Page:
No-Visitor Policies Are Bad Medicine

John L. Marshall, MD


August 24, 2020

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This transcript has been edited for clarity.

This is John Marshall for Medscape. I've been thinking a lot about the impact of COVID-19 on our division, our patients, our processes, and our cancer care.

Cancer care is not elective; it has to keep going. One of the worst policies for our patients right now is this no-visitor policy. You are coming for a treatment, a clinic visit, or, worse yet, admitted to the hospital for end-of-life care or for some complex medical procedure related to your cancer, and yet you can't have a caregiver, an advocate, sitting next to you in your room.

As much as we say they may irritate us, we all rely on them. They don't irritate us. They help quarterback and navigate us as we see our patients. They help us coordinate care and they help us understand what that patient's life is really like. Sure, technology bridges that to some degree, but it's just not the same. We all know that.

As a consequence, I think the quality of our care is falling a bit because no caregivers are around. I've been watching patients make really interesting decisions. Nowadays it's not uncommon for somebody to say, "I'm not going to go to the hospital to see what is wrong. I'm going to sit at home. I don't want to go in there and be lonely, even if it means my life will be shorter. I'm not going to take another round of fourth-line therapy for metastatic disease because I don't want to risk ending up in a hospital by myself, particularly at end of life." [I think we are doing] hospice sooner rather than trying to extend people's lives with some intervention or "Band-Aid."

Because of the terribleness of being by yourself in the hospital — maybe the loneliest place on Earth — patients are making different medical decisions.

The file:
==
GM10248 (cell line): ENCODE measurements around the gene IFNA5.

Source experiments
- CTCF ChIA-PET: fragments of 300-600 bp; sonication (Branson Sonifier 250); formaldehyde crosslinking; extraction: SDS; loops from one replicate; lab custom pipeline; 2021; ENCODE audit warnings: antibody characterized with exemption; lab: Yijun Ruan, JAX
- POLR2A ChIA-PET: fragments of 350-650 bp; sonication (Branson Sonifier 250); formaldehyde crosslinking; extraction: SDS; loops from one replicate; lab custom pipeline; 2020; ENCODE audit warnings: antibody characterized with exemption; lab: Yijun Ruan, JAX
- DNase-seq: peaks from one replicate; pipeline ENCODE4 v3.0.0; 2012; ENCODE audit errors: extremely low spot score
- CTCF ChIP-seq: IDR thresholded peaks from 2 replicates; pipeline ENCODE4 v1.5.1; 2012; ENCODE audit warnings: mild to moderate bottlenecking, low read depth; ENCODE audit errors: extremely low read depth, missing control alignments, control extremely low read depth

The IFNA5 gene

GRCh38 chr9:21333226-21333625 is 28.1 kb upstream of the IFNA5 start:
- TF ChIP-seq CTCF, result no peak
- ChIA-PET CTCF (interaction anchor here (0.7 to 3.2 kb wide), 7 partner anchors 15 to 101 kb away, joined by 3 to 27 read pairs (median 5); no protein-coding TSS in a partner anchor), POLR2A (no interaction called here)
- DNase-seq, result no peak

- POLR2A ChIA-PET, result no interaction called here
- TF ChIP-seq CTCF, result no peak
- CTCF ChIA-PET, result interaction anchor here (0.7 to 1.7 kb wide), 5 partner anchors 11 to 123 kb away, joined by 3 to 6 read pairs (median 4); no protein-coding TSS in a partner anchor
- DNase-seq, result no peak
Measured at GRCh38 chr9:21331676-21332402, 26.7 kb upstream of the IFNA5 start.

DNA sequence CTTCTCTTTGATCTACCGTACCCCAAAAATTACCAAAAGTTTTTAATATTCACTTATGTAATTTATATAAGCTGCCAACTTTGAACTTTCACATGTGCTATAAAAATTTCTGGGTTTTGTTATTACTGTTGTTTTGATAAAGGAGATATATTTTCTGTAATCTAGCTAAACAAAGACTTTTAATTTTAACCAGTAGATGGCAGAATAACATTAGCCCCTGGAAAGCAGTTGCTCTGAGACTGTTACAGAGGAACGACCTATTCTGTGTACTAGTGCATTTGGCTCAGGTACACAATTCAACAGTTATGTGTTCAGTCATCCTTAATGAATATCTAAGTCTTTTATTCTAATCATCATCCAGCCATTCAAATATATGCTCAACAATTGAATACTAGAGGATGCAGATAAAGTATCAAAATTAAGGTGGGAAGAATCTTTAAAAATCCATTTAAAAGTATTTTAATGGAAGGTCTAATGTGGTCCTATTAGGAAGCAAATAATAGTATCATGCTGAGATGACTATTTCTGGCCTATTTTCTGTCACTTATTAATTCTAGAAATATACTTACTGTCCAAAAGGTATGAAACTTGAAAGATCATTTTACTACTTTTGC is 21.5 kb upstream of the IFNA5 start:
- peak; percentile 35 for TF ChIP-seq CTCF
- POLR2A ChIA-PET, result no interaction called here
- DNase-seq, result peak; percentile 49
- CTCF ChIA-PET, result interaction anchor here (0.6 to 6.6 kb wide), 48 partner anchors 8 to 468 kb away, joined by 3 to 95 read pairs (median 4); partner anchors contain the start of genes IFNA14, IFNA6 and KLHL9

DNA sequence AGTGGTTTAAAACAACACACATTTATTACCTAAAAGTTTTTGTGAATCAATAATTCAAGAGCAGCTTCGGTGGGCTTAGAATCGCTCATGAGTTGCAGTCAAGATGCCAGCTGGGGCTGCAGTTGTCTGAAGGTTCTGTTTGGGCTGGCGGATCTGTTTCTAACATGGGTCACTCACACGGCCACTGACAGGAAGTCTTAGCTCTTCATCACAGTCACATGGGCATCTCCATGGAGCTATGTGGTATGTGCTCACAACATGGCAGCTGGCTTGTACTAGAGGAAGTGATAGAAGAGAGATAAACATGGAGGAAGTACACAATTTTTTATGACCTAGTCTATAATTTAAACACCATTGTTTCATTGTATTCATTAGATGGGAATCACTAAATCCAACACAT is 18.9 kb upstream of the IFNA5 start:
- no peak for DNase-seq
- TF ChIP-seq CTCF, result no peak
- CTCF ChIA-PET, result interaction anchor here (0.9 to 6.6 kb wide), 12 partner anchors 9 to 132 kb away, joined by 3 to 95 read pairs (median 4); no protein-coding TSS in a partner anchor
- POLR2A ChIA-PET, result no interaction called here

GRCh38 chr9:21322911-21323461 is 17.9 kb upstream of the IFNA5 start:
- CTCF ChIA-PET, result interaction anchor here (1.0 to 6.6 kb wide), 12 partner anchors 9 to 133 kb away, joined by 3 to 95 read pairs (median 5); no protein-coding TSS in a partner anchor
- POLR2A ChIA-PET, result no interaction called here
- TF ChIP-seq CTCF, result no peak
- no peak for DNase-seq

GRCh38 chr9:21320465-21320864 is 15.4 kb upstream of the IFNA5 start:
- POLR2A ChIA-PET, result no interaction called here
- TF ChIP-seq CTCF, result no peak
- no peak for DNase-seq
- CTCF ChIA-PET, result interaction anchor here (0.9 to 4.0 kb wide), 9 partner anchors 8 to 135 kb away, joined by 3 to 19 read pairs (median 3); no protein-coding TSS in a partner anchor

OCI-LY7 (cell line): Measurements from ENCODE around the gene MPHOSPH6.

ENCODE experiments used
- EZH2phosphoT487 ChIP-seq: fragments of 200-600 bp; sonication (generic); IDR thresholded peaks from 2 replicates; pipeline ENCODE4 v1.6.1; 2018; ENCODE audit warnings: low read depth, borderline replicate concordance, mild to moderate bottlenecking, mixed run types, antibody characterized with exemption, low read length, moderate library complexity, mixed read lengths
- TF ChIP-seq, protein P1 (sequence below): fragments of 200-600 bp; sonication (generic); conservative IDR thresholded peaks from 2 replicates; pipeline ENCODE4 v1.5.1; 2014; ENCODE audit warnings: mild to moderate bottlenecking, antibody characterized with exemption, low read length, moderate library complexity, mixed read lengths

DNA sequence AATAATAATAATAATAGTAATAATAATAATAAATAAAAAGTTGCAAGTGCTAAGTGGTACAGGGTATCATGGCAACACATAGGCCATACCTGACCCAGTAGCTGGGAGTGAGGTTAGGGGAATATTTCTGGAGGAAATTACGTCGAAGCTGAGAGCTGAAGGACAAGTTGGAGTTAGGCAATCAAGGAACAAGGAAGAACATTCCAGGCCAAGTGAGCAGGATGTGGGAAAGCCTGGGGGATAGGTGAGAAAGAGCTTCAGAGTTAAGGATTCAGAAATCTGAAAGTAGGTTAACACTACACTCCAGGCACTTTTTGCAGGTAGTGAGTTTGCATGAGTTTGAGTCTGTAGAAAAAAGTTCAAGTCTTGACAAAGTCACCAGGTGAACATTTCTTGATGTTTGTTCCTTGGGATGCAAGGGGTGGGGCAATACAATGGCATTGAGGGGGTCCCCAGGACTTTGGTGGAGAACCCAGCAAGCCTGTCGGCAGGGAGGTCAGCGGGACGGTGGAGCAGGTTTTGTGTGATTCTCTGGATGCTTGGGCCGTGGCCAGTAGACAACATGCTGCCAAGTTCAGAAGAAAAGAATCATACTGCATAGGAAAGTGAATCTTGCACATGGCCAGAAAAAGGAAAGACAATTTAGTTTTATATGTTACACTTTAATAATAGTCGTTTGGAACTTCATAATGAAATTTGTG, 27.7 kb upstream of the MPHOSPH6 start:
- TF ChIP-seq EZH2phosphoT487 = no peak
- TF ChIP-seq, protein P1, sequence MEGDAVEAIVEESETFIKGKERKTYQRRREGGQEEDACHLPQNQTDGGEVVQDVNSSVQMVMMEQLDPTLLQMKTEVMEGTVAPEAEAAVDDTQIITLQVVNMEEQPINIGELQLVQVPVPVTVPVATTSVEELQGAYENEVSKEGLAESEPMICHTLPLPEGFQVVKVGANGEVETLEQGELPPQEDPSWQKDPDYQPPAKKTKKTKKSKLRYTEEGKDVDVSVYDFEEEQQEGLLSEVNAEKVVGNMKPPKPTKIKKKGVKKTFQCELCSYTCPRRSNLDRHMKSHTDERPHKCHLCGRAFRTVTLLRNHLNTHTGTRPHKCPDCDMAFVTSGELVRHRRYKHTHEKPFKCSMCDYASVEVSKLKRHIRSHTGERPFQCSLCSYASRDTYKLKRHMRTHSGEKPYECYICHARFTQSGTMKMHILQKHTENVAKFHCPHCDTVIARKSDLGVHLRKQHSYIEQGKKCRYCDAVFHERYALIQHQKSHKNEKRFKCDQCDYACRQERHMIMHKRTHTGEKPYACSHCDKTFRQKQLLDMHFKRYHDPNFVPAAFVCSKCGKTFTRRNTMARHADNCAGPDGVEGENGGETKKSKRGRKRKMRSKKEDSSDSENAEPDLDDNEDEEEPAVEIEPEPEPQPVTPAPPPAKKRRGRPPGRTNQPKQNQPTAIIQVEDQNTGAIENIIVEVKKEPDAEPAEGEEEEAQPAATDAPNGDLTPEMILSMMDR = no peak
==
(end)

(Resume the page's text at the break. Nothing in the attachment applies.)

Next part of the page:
I also wonder how much of this is going to stick around when we loosen up. In Washington, DC, we have started to do some elective procedures and fill back up within the hospital. Maybe soon we will start to allow visitors and caregivers physically back into the hospital. I wonder if we will slip back to where we were before or if we will reflect on this and incorporate more heavily the importance of being at home with family.

This loneliest place on Earth that we have created in our hospitals is teaching us all a lesson for the future.

Just a thought as COVID-19 continues to wreck our days. John Marshall for WebMD/Medscape.

John L. Marshall, MD, is a leader in the research and development of drugs for colon cancer and other gastrointestinal cancers, and he has been the principal investigator of more than 150 clinical trials. Marshall is the founding director of the Otto J. Ruesch Center for the Cure of Gastrointestinal Cancer, chief of the Division of Hematology-Oncology at Georgetown University, and the clinical director of oncology for Georgetown University Hospital.

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